To create your own vivid and effective 360-degree image prompt, follow the steps in the template below.

  1. Define the primary scene:
    • Identify the main setting and its primary attributes such as size, style, and overall mood.
    • Example: “A small rustic kitchen,” 
  2. Describe adornments and furniture:
    • Include details about significant items and their characteristics.
    • Example: “filled with worn wooden cabinets,”
  3. Add lighting and shadows:
    • Describe the lighting sources and their effects on the environment.
    • Example: “sunlight streaming through a single window, casting long shadows,”
  4. Mention Structural Elements:
    • Highlight important architectural features or objects.
    • Example: “a weathered wooden table at the center,”
  5. Incorporate Additional Elements:
    • Add other notable features that enrich the scene.
    • Example: “pots and pans hanging above,”
  6. Set the Overall Atmosphere:
    • Conclude with a phrase that encapsulates the scene’s mood or ambiance.
    • Example: “the aroma of freshly baked bread filling the air.”

The finished custom prompt

“A small rustic kitchen, filled with worn wooden cabinets, sunlight streaming through a single window, casting long shadows, a weathered wooden table at the center, pots and pans hanging above, the aroma of freshly baked bread filling the air.”

By following this template, you can create detailed and evocative prompts that will guide the generation of eye-catching and immersive 360-degree images. The key is to be specific and use descriptive language that paints a complete picture of the scene.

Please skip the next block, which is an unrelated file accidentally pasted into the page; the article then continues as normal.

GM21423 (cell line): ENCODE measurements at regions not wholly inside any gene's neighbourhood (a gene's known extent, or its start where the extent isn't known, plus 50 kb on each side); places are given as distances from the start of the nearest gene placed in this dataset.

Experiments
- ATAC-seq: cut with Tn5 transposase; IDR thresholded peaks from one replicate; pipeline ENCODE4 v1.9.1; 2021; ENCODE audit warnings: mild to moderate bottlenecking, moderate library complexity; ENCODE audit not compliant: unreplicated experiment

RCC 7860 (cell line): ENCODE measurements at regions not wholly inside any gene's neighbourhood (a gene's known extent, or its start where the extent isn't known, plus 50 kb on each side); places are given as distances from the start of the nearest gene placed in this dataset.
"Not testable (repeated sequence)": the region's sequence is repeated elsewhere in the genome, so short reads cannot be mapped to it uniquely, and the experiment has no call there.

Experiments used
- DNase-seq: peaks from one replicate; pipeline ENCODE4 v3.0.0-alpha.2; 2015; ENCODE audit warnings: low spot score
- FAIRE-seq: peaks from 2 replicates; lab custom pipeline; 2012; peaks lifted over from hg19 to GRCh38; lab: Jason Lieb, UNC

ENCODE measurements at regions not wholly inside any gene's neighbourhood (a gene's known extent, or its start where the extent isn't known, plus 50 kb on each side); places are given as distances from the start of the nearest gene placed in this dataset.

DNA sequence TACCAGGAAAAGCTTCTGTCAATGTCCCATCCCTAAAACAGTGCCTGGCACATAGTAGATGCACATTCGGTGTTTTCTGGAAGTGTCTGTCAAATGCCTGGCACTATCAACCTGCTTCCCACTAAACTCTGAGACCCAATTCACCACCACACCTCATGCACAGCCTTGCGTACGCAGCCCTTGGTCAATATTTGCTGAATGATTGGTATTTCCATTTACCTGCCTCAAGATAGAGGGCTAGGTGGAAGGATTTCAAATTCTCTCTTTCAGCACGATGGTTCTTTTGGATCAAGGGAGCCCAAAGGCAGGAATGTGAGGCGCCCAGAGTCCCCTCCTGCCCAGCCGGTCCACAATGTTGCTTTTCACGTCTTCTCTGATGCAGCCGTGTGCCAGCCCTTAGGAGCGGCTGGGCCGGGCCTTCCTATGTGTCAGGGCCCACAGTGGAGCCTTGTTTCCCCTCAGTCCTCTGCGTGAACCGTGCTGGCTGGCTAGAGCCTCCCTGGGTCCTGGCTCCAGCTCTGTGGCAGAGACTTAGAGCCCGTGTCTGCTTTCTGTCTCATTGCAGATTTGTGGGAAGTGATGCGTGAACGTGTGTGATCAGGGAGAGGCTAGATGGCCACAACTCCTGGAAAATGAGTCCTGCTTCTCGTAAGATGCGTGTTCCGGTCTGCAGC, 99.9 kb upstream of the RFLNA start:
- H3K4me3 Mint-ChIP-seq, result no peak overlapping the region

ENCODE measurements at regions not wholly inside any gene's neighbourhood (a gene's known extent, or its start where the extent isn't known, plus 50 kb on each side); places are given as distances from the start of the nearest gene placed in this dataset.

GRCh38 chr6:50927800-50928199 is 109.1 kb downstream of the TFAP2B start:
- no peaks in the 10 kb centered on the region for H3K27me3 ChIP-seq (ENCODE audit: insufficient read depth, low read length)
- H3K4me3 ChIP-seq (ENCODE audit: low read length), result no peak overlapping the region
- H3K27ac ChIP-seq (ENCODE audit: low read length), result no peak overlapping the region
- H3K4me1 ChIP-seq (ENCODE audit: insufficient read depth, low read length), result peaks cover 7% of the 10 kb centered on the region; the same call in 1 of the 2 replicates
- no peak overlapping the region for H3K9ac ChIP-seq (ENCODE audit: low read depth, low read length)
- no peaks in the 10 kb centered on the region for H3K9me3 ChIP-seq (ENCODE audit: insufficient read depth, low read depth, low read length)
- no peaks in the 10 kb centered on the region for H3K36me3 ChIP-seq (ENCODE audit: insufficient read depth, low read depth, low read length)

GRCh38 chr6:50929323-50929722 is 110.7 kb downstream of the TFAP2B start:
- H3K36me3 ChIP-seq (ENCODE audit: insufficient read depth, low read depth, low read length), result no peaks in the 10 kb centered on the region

Skybox Model 3 

Model 3 is the latest version of Skybox and produces images in incredible 8K resolution.

Model 3 prompting best practices and tips from Blockade Labs

Model 3 (M3) tends toward realism and high definition render-like images, which can be considered M3’s default mode; simple prompts will create this type of image. You don’t need a lot of extra descriptive adjectives, so new images can be further directed and enhanced with corresponding adjectives like cinematic, beautiful, stunning, realistic, detailed and so on.

Model 3 is very contextual. Simple prompts often work well because M3 is aware of what other objects are generally seen alongside a basic request. This is particularly true for creating an indoor scene. You could start with a simple broad request, see what is created, then add more concepts and details as needed to complete your idea.

More stylization hints and tips

M3 can be stylized away from photoreal looks, although this may take a bit of experimentation to achieve the exact result you want.

If you’re creating a stylized image using the “Advanced” presets, begin your prompt with a broad style, such as “anime”, “cyberpunk”, “watercolor”, “micro-detailed ink illustration,” or “thick oil painting,” then add the subjects, then follow it with more stylization guidelines.

Artist names can also be useful when prompting for a style. They may not exactly reflect the artist’s style but it will help to direct the model away from a photoreal look. Use the artist names after your subject like this “painted by X” or “illustrated by X” or “drawn by X.”